The days here are easy to fill when the heat takes over. In a bigger city, the kids would’ve cried boredom throughout. As it Bathing beautyis, after day one, not a peep. Too tired to move, there’s nothing to do but read or organize board games. And go to the beach – a spectacular restorative for contagious Baja lethargy. The initial step is motivating. Inertia, I’ve discovered, is best overcome through beginning with the simplest tasks: first, put on bathing suit. Next: sunscreen. Riding the momentum gained, gather supplies, towels, cold water, assemble snorkel gear and get in car, quickly. Hooray, forward motion achieved! Our favorite snorkel spot is called Secret Beach, reached by a rocky mile long hike along the edge of a steep cliff. Some of us are afraid of heights, but the little one fearlessly leads the way. Even though the Sea of Cortez is notoriously warm, when we jump in to the water, it’s arctic. Like a refreshing glass of ice-cold tea. The reef is busy today, with Puffer, Moorish Idol, Cortez Angelfish a Sting Ray and lemon-yellow fish that reminds me of needle nose pliers –Reef Cornet. Swimming with the fish it’s easy to forget everything but this, the water pulling you in and out with the tide, the amplified sound of the in and out breath through your mask, the delight and surprise of seeing something you’ve never before seen. Sometimes you can’t see anything at all, but your mask has clouded over. So you return to the surface, rinse it out and descend again, realizing that you what you disappointedly mistook for blurry nothingness was untrue -you were surrounded by fluorescent, electric beauty all along.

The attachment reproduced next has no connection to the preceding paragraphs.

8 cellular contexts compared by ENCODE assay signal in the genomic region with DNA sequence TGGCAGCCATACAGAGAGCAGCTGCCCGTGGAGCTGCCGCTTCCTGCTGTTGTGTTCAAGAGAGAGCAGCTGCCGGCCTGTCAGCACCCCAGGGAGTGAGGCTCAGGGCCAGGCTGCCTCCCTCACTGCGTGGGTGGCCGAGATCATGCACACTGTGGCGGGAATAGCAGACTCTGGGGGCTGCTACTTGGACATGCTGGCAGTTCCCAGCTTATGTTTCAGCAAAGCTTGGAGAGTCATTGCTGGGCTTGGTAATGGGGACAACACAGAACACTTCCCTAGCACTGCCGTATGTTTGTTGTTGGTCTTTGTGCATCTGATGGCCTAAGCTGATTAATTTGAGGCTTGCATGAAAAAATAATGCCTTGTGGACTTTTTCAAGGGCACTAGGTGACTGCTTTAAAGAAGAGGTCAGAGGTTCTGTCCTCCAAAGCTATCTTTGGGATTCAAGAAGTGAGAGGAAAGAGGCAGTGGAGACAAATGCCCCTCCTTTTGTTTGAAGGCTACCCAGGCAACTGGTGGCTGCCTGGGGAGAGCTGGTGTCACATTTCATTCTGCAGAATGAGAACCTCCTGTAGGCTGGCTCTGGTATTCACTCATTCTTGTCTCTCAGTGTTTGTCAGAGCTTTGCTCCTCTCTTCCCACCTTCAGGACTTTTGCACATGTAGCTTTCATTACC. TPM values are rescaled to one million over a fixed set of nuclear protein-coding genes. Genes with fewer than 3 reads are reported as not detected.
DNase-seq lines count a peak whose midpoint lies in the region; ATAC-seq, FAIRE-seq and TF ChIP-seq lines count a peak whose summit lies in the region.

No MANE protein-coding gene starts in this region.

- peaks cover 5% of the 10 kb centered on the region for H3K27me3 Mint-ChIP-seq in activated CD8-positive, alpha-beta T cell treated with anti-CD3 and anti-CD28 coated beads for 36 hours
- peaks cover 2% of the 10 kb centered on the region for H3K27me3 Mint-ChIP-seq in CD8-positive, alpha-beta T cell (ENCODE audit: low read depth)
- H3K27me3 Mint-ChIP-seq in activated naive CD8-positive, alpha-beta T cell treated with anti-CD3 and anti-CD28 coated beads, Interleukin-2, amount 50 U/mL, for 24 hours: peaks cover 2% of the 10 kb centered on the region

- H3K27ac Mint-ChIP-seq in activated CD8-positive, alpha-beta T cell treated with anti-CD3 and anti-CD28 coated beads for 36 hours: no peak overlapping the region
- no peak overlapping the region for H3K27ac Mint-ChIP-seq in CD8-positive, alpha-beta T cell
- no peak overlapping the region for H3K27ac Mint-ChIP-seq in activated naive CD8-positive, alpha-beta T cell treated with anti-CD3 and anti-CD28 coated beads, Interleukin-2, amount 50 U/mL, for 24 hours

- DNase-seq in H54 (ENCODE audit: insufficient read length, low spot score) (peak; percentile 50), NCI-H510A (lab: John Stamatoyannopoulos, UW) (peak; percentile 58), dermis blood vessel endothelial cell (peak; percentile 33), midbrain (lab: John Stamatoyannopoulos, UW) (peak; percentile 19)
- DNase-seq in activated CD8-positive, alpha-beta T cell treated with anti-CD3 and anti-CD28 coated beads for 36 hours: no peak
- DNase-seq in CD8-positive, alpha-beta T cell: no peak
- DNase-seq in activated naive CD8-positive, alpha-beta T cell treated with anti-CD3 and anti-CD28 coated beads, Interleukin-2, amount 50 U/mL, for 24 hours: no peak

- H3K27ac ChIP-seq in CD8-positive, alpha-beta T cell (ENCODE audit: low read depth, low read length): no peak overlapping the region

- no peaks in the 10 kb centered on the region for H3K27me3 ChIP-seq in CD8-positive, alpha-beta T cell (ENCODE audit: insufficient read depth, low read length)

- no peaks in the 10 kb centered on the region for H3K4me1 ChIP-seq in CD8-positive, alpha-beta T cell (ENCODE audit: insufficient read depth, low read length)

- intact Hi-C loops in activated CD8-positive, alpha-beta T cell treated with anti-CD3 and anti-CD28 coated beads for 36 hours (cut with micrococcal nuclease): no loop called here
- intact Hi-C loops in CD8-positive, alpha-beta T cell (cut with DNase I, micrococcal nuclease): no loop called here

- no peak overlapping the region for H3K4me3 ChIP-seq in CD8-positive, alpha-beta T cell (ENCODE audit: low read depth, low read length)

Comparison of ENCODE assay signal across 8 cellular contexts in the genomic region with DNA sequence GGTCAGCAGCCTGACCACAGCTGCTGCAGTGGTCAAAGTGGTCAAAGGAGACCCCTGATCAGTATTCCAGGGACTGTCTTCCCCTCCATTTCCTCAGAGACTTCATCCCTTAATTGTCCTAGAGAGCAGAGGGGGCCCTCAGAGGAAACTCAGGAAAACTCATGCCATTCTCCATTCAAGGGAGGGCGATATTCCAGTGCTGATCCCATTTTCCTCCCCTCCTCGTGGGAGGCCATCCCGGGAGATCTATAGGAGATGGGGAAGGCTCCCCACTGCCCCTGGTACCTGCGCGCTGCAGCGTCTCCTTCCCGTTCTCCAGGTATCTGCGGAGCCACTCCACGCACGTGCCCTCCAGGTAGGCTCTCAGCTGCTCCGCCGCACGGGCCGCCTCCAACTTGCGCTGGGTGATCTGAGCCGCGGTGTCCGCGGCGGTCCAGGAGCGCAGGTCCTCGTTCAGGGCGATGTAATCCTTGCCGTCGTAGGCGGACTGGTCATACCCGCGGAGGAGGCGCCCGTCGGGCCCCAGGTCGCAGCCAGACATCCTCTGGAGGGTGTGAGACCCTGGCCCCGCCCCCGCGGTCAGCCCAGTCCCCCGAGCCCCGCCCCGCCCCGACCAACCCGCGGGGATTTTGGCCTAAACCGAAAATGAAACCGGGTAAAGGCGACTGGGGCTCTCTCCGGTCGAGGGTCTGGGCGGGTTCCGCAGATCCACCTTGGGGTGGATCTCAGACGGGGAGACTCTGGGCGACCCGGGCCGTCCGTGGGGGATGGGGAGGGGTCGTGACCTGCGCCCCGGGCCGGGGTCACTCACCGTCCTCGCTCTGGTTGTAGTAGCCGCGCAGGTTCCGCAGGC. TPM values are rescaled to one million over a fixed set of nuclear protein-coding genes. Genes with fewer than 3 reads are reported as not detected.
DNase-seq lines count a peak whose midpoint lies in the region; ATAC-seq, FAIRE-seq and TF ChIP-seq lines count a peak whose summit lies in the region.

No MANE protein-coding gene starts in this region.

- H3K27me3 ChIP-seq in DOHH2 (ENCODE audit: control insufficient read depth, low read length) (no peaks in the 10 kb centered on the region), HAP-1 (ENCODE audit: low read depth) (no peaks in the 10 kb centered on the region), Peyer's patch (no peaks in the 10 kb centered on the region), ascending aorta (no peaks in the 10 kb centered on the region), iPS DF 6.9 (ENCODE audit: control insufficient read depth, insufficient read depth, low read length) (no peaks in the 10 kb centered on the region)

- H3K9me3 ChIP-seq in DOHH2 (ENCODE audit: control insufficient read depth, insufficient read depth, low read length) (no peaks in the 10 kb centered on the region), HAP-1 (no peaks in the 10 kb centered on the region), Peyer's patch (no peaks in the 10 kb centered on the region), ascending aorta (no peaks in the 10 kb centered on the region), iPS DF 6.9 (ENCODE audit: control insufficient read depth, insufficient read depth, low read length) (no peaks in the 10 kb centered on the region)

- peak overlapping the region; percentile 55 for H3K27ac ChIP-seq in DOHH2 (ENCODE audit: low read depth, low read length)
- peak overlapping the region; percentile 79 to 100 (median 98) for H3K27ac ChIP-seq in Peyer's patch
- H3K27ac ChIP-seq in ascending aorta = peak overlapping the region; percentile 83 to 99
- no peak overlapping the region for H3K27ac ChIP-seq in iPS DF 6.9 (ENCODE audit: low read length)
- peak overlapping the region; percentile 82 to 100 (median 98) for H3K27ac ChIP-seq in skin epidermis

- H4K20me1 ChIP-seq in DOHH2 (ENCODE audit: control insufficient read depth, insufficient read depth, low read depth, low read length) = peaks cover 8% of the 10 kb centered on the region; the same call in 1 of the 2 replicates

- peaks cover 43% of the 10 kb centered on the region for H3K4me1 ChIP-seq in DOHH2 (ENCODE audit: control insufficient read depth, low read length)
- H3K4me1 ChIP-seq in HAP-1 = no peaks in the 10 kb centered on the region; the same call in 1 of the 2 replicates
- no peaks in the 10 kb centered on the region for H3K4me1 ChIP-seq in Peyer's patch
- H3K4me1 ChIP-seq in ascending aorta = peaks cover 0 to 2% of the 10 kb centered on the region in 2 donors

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  1. Lise

    Oh wow…I can’t believe you saw wild mustangs. I was googling on desert pack rides for glimpsing mustangs just a few days ago and willing to pay some bucks for the experience. Horse energy lives in my soul. I love your blogs of the trip because I’ve been wildly curious about the Shepherd “Baja experience”. Hello to all…and….not sure when…but is it Happy BIrthday coming along? A true Cancerian…you look gorgeous, air-conditioning and electricity or not! How DO you do it!


  2. Jessica

    Lise, the Mustangs were amazing. I have a memory with me from last year’s trip which I keep close…we had been driving on a washboard dirt road for several hours, I feigning carsickness, and a Mustang darted across the road and disappeared back again into the desert. It was so striking, perhaps because it was unexpected that it’s burned in my memory. In astrology, horse energy is Jupiterian and Sag…

    Thanks for the birthday wishes! John surprised me with a pinata, and invited the locals. It was a sweet day.